Rules on how to use verbs in the
subjunctive are on the handout.
• Irregulars: DISHES
• Stem-changers
…for the subjunctive
• The first verb, which is always in the indicative, will tell
you if the second verb needs to be in the subjunctive
or not. As you already know, you’re looking for verbs
that express emotion, uncertainty, desire, etc. Well,
there’s a nifty little acronym you can use to help you
remember all of these with ease. All you have to do is
remember to look for W.E.I.R.D.O. verbs:
– Wishes
Impersonal Expressions
W: Wishes/Desires/Imperatives
• Wishes: This includes all wishes, wants, demands, desires,
orders, expectations, and preferences. Examples include
things like “Espero que me llame” which means “I hope
that he calls me”, or “Todos quieren que vengas” which
means “Everyone wants you to come.”
• (note: all subjunctive verbs in these example sentences are
• Verbs in this category that commonly indicate the need for
the subjunctive to follow include mandar (to order), insistir
(to insist), necesitar (to need), preferir (to prefer), querer
(to want), desear (to wish or desire), pedir (to request), etc.
E: Emotions
• Emotions: Any time someone is expressing the fact that
they’re annoyed, angry, happy, sad, scared, surprised, etc.
you will almost always see the subjunctive used due to this
being considered an expression of emotion. Examples
include the above example I gave with the angry cat, or
something like: “A Benny le molesta que la
gente coma animales aunque ellos son muy sabrosos.”
which means “It annoys Benny that people eat animals
even though they are very tasty.”
• Verbs that commonly fall into this category are alegrarse (to
be glad), gustar (to like), encantar (to love in the sense of
really liking something), lamentar (to regret), enojar (to be
angry), sorprender (to surprise), temer (to fear), quejarse
(to complain), and molestar (to annoy).
I: Impersonal obseravtions
• Impersonal expressions: These express someone’s
opinion or judgment on something and are subjective
in nature. Examples include things like “Es extraño que
el gato esté volando” which means “It’s strange that
the cat is flying”, or “Es bueno que hayas decidido
darme todo tu dinero” which means “It’s good that
you’ve decided to give me all your money.”
• Common expressions in this category are things like “es
agradable” (it’s nice), “es necesario” (it’s necessary),
“es raro” (it’s rare), “no es cierto” (it’s not certain), “es
increíble” (it’s incredible), “es malo” (it’s bad), etc.
R: Recommendations
• Recommendations: Whenever someone is
recommended, suggested, or told to do something,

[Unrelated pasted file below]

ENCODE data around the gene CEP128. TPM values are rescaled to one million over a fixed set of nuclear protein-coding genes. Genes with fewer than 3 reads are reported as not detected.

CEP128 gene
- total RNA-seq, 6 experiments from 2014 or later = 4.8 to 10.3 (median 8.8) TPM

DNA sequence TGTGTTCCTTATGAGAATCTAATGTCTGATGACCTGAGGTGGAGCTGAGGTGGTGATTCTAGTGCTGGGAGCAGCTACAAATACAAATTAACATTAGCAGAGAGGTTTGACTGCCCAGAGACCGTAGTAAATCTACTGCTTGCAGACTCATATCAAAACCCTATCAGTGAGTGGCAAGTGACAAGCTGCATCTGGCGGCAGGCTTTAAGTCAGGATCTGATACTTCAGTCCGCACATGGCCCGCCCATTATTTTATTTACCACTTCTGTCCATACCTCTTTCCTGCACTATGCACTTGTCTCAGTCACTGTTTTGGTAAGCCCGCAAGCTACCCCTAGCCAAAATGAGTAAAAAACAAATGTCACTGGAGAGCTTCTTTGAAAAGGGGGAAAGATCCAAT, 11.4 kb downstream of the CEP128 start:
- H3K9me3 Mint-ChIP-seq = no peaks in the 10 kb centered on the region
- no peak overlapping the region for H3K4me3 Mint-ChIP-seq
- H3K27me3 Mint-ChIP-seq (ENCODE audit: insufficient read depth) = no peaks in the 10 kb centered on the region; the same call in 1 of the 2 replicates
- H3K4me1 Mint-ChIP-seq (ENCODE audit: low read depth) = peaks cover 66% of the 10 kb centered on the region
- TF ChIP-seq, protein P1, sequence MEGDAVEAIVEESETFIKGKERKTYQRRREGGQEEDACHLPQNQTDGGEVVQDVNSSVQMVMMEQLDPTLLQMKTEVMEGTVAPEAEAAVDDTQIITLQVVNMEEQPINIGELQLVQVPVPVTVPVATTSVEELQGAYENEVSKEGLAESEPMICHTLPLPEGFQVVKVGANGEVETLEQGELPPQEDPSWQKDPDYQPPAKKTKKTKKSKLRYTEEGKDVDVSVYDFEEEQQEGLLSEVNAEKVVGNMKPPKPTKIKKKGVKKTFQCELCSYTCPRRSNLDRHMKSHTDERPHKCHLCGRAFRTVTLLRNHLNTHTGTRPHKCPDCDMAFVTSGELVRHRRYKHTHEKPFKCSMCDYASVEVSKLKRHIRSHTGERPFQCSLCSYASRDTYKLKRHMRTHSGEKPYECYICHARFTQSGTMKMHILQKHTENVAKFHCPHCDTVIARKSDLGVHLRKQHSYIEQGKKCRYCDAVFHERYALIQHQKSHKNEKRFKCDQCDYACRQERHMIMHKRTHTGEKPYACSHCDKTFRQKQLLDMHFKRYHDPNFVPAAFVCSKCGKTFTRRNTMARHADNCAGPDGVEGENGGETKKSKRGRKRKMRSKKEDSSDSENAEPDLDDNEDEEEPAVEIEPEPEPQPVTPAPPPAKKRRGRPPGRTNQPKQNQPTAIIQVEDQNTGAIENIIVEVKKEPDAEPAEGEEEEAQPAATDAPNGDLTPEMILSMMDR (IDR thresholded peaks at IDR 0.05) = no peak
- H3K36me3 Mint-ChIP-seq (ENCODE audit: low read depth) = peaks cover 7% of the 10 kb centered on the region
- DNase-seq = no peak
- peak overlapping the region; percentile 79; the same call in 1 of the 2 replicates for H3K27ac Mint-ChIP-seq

this falls into the recommendation category. Things
like: “Mi doctor recomienda que no beba tanto cafe”
which means “My doctor recommends that I not drink
so much cofee”, or “Ellos sugieren que no juegues en el
tráfico” which means “They suggest that you not play
in traffic.”
• Verbs commonly seen in this category include
aconsejar (to advise), sugerir (to suggest), recomendar
(to recommend), rogar (to beg), ordenar (to order), and
proponer (to suggest or propose).
D: Doubt, Denial, Disbelief
• Doubt/Denial/Disbelief: Whenever someone wants to
express doubt or denial, they use the
subjunctive. Examples include things like: “Dudo
que tengas un burro morado” which means “I doubt
that you have a purple donkey” or perhaps “No creo
que él diga la verdad sobre su coleccíon de arbolitos”
which means “I don’t believe he’s telling the truth
about his shrubbery collection.”
• Verbs commonly used to express doubt include dudar
(to doubt), creer (to believe), pensar (to think), negar
(to deny), “no estar seguro” (to not be sure), suponer
(to assume or suppose), etc.
• Ojalá: “Ojalá” is an interesting word you’ll hear
very frequently in Spanish, particularly Latin
American Spanish, that has Arabic origins (“Oh
Allah”) and essentially means something like “If
only…” or “I hope to God…” or, basically, “I really
hope…”, so you can see why it requires the
subjunctive because it’s expressing a desire in a
special sort of way. Examples include things like:
“Ojalá que lleguen pronto las mujeres”, meaning
“I hope to God the women arrive soon”, or “Ojalá
que no me falle” which means “I really hope he
doesn’t fail me”.
Subjunctive Formula
Subject #1
Subject #2 +
verb in the
(Select one of the
WEIRDO categories)
that introduces
(the person or
thing in our
WEIRDO world)

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